|Ernie Els of South Africa watches his birdie putt on the 18th green during the final round of the British Open golf championship at Royal Lytham & St Annes, northern England July 22, 2012. (REUTERS)
LYTHAM ST. ANNES, ENGLAND - It seemed like Ernie Els was the only guy who had the stomach for winning a major Sunday afternoon.
The popular 42-year-old posted a number and then Aussie Adam Scott couldn't match it, bogeying each of the last four holes in one of the great collapses in major championship golf to open the door for Els to win the British Open at Royal Lytham & St. Annes, his fourth major.
Els' victory was aided by his use of the belly putter, making him the third of the last four major winners to use a putter that is anchored to the body (Keegan Bradley won last year's PGA Championship using a belly putter and so did Webb Simpson at this year's U.S. Open).
Scott has been using a long putter -- he holds the top of it against his chest just below his chin with his left hand and propels it forward with his right near waist level -- since before last year's Masters and it has rejuvenated his career.
But, after listening to the rulemakers from the R&A in their post-championship debriefing Monday, it sure sounds like they won't allow players to anchor the putter to their body for much longer. (Of course, the ruling bodies of golf could have acted boldly when use of these putters became a tactic a few years ago, but at least they're doing something about it now. Obviously the success of guys using the belly putter is making them sit up and take notice).
"The situation is that the R&A and the USGA do have this subject firmly back on the radar," said Peter Dawson, the executive director of the R&A. "We appreciate that there is much speculation about this and that we need to clarify the position as soon as possible. I think you're going to see us saying something about it one way or the other in a few months, rather than years.
"There are still further meetings to be had, so we're just going to have to be patient I'm afraid and wait and see the outcome. But as you know, it is under active discussion."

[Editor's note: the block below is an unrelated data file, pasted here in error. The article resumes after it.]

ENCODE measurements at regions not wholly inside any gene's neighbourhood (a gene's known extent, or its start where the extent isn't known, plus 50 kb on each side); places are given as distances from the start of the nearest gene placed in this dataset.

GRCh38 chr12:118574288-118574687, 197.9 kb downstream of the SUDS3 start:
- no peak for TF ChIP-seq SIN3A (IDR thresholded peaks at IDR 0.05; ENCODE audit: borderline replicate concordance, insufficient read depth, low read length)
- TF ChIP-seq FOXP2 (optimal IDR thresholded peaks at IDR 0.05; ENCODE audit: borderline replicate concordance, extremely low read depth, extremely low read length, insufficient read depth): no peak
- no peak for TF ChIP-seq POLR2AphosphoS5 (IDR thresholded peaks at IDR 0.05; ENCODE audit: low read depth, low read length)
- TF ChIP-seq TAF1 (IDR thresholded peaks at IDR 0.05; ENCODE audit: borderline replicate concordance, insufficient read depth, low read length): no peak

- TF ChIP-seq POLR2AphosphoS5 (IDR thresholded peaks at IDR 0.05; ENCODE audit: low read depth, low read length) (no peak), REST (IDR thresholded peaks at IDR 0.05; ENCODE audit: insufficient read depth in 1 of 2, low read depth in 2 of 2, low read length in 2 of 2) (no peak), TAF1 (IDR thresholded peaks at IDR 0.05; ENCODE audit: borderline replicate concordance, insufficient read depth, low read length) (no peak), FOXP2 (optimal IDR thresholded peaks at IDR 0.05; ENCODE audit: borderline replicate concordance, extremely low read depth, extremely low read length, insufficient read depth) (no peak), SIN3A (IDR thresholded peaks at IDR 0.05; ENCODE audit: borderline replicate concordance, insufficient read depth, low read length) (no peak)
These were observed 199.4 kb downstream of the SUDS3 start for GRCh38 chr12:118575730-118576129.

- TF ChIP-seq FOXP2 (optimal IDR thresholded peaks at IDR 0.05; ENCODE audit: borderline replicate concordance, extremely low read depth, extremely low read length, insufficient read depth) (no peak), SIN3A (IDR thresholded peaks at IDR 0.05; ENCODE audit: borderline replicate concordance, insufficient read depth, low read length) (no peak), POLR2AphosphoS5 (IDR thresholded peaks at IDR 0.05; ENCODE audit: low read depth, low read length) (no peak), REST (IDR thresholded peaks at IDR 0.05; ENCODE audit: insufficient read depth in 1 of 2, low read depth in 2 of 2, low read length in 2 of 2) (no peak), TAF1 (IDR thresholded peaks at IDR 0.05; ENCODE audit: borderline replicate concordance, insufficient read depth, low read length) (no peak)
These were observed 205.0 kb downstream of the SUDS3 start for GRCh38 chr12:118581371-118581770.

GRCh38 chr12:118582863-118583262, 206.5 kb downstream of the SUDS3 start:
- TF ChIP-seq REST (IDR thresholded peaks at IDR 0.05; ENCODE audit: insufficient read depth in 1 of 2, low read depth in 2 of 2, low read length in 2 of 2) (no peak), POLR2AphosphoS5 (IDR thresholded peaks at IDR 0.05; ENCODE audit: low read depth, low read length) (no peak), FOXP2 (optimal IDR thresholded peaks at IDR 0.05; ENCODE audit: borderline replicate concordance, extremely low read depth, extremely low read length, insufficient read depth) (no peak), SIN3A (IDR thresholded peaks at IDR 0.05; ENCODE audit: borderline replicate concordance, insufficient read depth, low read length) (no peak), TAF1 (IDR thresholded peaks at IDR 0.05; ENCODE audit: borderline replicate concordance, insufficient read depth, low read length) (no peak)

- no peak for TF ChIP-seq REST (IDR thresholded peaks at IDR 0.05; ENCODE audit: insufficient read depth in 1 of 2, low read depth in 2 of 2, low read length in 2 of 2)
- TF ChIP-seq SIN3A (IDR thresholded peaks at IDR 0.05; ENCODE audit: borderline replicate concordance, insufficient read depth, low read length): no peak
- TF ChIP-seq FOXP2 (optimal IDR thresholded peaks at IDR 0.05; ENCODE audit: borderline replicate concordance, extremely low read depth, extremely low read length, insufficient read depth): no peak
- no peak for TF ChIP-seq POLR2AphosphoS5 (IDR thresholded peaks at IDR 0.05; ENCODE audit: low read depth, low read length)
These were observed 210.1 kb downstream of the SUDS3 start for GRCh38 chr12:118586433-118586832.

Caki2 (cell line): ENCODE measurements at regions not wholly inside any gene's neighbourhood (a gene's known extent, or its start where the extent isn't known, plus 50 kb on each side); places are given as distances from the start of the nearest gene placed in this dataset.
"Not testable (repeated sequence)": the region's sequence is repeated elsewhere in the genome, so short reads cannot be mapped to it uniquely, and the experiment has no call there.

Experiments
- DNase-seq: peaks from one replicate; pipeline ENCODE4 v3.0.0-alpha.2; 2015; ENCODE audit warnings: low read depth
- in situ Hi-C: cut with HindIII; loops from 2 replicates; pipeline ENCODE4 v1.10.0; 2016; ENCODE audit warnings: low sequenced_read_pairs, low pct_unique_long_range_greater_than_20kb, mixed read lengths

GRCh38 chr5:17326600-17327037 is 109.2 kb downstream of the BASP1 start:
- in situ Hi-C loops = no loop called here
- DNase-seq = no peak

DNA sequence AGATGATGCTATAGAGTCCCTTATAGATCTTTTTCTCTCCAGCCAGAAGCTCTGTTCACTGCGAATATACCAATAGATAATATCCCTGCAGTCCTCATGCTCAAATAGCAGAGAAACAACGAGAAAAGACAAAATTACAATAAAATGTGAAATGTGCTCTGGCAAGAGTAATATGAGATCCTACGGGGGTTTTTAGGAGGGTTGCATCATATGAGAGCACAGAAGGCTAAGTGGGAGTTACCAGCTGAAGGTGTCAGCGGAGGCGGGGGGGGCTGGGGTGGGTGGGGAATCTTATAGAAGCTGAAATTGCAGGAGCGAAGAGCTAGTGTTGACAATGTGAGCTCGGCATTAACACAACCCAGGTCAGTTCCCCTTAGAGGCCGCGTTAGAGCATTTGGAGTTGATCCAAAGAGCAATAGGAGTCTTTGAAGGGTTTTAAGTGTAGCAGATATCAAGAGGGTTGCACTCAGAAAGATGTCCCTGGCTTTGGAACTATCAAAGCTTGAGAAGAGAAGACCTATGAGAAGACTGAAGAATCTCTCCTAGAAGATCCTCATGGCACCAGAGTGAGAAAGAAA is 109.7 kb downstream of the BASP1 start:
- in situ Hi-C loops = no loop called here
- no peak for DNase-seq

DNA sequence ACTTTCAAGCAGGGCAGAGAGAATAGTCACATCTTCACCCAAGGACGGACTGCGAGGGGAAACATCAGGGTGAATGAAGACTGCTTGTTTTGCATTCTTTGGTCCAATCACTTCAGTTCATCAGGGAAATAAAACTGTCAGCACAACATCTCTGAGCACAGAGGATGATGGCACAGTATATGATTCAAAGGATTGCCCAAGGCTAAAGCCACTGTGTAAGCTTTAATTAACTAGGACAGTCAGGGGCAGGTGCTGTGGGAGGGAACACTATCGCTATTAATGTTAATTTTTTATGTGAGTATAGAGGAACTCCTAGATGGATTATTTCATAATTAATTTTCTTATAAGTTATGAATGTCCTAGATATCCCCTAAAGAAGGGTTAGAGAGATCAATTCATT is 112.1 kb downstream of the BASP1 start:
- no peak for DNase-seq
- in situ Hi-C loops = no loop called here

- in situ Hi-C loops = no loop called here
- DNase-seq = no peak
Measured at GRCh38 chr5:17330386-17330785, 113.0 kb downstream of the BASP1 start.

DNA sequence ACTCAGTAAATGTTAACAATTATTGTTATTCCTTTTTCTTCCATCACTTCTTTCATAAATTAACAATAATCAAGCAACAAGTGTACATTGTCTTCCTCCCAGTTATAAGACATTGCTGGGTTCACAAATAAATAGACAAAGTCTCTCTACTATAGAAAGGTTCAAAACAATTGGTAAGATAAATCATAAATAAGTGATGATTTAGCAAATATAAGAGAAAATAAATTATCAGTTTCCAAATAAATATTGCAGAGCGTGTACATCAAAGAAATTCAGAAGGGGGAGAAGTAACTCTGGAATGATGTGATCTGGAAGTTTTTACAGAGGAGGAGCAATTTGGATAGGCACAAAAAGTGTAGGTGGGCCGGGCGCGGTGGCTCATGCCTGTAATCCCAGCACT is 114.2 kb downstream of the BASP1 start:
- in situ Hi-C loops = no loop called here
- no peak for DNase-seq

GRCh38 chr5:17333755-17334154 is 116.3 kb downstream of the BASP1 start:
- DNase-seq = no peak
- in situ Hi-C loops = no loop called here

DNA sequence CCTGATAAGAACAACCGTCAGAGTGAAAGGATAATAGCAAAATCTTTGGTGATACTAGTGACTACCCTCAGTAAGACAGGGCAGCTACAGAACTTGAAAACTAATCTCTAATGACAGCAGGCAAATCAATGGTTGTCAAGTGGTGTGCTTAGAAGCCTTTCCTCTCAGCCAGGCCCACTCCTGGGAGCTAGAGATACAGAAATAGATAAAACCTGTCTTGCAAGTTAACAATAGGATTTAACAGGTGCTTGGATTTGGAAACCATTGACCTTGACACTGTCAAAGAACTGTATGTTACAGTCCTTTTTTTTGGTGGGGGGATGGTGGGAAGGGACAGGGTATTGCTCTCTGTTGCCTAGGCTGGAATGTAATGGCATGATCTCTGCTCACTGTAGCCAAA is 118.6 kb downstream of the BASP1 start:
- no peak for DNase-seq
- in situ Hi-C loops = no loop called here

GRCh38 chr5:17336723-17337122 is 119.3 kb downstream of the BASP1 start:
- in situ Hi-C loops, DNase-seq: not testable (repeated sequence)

That sure sounds like there is going to be a ruling to ban both the long putter and the belly putter.
Dawson said the fact a guy using the belly putter and one using the long putter finished 1-2 in the British Open isn't the catalyst for the discussion. The fact is, by the R&A's reckoning, there were 27 long putters and 16 belly putters being employed by 43 of the 156 players in the Open. It is an issue.
The philosphical debate is whether anchoring a club to your body violates the spirit of the game. Many purists view it as a crutch for a poor putting stroke and, at least at the elite level, it shouldn't be allowed.
There has been some talk of limiting the length of the putter as a way to eliminate their use, but Dawson said the ruling bodies are cutting to the chase and just looking at the method of stroke. It might be that the rule won't ban long putters, it will ban anchoring a club to the body.
"Anchoring is what we're looking at, method of stroke, and it's all about putting around a fixed pivot point, whether that fixed pivot point is in your belly or under your chin or on your chest. I don't distinguish between the two. It's a matter of stroke issue," he said.
Dawson said there has been an important distinction evolving: the long putter was once viewed as the last restort for players with the yips. Now there are a number of players who are fine conventional putters, but simply believe being able to anchor the club against their body is a better way to go.
"The objections I find from those who object at (the) professional level, at elite level -- and this was the older objection -- if people have become failed putters in the conventional way, why should they have a crutch to come back and compete against me when I haven't failed in the conventional way?" he said. "That's the general argument one hears. But we're also seeing now people who can putt perfectly well in the conventional way thinking that an anchored stroke gives them an advantage. I think that's the fundamental change that we've witnessed in the last couple of years."
Now another change is coming.
The days of seeing a guy with the broomstick and another with a belly putter battling down the stretch for a major championship sure sound like they are numbered.